Researchers Ddevelop New Method to Detect Cancer Biomarkers

When doctors examine suspected cases of cancer, they turn to biomarker tests to aid in diagnosis.


Armed with a testing system and patient samples, physicians can investigate potential leads, narrow down their list of culprits, and provide patients with precise, effective treatments.


A team led by Florida State University chemists has developed a new test for biomarkers associated with several types of cancer. Their research was recently published American Chemical Society.


“Better tools for detecting cancer mean more effective treatments for patients,” said Hedi Mattoussi, a professor in FSU’s Department of Chemistry and Biochemistry. “Our goal in this study was to create a biosensor that would glow in the presence of cancer markers, providing another tool for detecting persistent problems with this disease.”


The sensing platform consists of gold nanoparticles and molecules called peptides, which are labeled with dyes. The components are held together by chemical bonds, and the gold nanoparticles prevent the dye from glowing under ultraviolet light. When added to a patient sample containing the enzyme MMP-14, a biomarker for various cancers, but most commonly breast cancer, it breaks the bonds of the peptide, pulling the dye-bearing fragments out of the gold separate from. Without the gold to absorb the dye’s energy, the sample began to glow.


“You start with a dark system, and we can see it as ‘off,’ like we do with a light switch,” Mattoussi said. “When you introduce the enzyme, the system is ‘on’ and glows. It Like a lighthouse.”


The light emitted by the sample depends on the concentration of the enzyme and the time of the interaction. By measuring this light, researchers can generate data that tells them whether a cancer marker is present in a sample, and at what level.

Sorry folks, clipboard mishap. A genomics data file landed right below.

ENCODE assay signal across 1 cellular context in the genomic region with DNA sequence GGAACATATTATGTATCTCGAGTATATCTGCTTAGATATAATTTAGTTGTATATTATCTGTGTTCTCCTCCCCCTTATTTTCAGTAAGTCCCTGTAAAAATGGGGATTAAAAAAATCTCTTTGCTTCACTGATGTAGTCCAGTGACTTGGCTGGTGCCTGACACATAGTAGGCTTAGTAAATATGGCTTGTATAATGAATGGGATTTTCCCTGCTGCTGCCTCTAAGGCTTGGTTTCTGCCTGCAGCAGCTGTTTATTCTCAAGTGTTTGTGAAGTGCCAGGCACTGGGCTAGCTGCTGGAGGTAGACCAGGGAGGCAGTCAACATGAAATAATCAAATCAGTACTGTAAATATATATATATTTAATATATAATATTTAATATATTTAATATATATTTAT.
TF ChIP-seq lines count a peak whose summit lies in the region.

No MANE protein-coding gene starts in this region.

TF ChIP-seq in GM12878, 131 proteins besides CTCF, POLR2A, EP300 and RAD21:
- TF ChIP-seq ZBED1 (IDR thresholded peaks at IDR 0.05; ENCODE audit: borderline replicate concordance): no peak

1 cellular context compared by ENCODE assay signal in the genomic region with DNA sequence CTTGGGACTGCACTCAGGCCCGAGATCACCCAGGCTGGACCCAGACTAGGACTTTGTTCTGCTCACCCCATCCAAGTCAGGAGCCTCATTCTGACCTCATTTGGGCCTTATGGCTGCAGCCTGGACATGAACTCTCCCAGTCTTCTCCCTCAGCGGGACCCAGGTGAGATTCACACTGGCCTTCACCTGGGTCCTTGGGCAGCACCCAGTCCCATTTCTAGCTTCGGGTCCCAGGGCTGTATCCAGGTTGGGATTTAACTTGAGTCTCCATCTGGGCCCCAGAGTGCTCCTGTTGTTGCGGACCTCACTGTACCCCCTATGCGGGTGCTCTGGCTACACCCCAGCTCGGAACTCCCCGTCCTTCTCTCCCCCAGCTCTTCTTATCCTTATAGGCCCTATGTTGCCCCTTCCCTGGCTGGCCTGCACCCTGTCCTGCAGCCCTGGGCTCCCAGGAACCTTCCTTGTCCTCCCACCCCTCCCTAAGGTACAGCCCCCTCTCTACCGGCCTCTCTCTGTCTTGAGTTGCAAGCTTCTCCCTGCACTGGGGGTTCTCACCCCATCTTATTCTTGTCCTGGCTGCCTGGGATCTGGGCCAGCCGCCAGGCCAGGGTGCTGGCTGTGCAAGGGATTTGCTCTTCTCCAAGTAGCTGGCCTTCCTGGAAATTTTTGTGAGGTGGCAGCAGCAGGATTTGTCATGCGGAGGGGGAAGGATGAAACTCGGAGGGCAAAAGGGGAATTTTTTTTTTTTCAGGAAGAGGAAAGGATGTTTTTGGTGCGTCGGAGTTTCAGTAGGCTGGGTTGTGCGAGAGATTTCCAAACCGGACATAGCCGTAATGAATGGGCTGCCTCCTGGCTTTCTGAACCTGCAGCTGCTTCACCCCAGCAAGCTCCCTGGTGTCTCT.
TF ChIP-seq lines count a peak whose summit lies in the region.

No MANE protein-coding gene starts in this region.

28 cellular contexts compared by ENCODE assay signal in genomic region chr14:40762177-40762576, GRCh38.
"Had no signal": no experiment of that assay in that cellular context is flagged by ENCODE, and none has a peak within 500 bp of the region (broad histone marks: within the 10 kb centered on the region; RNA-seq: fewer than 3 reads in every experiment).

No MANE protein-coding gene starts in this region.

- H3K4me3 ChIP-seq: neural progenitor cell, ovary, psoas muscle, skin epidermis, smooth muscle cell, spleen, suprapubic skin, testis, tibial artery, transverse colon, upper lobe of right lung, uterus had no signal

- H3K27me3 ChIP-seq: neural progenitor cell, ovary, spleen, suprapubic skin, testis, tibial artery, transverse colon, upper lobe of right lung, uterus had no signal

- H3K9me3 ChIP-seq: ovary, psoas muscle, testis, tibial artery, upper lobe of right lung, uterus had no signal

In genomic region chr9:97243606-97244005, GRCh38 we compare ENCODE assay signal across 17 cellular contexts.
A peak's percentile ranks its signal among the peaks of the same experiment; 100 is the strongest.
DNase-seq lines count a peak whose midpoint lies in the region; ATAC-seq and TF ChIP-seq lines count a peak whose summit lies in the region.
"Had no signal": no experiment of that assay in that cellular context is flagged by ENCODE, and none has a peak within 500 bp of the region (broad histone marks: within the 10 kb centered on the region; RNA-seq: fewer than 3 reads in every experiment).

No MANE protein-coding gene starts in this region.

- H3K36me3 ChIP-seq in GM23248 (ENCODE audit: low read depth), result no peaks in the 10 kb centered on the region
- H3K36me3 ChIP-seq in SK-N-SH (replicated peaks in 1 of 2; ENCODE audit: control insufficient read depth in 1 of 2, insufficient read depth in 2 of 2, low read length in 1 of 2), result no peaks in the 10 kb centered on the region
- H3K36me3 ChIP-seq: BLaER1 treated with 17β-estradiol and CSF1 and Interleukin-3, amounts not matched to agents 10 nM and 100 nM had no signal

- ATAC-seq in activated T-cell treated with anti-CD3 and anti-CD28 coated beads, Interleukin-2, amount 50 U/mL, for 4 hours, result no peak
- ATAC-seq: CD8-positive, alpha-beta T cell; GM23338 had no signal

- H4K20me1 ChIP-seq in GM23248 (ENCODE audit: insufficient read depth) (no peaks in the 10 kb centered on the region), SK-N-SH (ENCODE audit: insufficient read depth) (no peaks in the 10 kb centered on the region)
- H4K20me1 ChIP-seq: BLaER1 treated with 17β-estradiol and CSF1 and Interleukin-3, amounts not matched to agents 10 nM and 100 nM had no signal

There are several methods for detecting cancer. The research is the first step toward developing a method that can detect a wider variety of cancers.


Mattoussi and his team tested their system with the MMP-14 enzyme, but they plan to expand this study to match more peptides to other cancer-marking enzymes. With further development, it could allow scientists to test various cancers at once using a single assessment.


“The platform we designed works with any enzyme,” he said. “All you need to do is change the properties of the peptide attached to the nanoparticle. You change the peptide, you change the enzyme, and they work the same way.


In addition to applications in disease detection, the research also sheds light on how enzymes interact with peptides attached to nanoparticles, and how the addition of enzymes affects detection systems.


“One aspect of our research is the application,” Mattoussi said. “Cancer diagnosis is still a big problem. Early detection has been the limiting factor. But another aspect of this work is the ability to develop a platform that starts with a nanoparticle attached to a peptide labeled with a dye and understands the way they interact. How efficient are those interactions? What happens when you change the size of the nanoparticles or the amount of peptides? ”


Creative BioMart Biomarker offers single biomarker detection services, multiple biomarkers detection services, imaging biomarker detection services, custom biomarker services, as well as application and transformation services. Biomarker assay kits, recombinant proteins and monoclonal antibodies are also available.



General, Technology ,

Leave a Reply

Your email address will not be published. Required fields are marked *